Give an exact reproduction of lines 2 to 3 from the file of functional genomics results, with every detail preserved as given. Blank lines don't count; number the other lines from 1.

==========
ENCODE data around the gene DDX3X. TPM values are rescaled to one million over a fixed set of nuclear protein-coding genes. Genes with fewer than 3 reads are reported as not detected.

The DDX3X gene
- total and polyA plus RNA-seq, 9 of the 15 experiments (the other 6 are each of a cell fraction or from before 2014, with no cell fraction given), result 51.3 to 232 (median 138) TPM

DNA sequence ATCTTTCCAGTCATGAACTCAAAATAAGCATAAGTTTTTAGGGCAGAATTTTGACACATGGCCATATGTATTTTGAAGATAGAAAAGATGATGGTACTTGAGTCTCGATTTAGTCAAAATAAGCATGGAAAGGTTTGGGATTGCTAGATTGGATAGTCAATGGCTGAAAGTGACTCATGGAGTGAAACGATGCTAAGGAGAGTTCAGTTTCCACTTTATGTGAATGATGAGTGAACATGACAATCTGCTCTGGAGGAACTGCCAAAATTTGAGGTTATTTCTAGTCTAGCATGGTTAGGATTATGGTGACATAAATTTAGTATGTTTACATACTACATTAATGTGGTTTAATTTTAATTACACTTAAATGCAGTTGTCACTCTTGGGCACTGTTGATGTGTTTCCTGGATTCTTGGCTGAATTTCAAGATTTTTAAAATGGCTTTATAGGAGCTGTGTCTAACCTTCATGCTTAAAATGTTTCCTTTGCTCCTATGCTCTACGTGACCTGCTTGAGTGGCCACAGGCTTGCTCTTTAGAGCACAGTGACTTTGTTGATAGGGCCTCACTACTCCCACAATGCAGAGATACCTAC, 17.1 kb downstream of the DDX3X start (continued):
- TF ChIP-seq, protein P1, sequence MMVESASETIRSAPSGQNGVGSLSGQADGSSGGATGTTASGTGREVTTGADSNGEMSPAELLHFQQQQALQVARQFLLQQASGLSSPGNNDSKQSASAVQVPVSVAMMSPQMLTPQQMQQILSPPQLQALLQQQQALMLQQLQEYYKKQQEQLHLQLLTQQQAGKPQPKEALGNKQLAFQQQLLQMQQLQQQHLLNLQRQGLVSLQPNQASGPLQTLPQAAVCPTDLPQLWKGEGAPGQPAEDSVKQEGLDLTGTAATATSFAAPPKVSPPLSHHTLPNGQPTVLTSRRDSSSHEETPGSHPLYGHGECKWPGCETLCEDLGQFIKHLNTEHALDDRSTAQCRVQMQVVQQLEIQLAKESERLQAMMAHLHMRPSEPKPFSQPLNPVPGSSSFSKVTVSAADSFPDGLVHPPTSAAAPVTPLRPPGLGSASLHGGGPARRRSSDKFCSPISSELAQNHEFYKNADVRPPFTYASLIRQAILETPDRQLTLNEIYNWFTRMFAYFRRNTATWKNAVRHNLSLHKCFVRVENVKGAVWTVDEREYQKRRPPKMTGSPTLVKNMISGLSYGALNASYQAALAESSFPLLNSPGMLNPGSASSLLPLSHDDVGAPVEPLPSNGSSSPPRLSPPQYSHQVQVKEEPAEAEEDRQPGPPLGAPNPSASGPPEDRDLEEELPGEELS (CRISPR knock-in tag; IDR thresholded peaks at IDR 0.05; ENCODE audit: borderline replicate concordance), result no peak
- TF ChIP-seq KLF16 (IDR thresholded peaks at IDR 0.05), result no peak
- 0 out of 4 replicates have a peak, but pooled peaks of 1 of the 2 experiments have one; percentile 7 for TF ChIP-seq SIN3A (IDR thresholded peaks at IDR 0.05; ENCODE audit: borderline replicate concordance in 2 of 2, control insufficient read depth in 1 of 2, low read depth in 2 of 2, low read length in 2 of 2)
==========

The DDX3X gene
- total and polyA plus RNA-seq, 9 of the 15 experiments (the other 6 are each of a cell fraction or from before 2014, with no cell fraction given), result 51.3 to 232 (median 138) TPM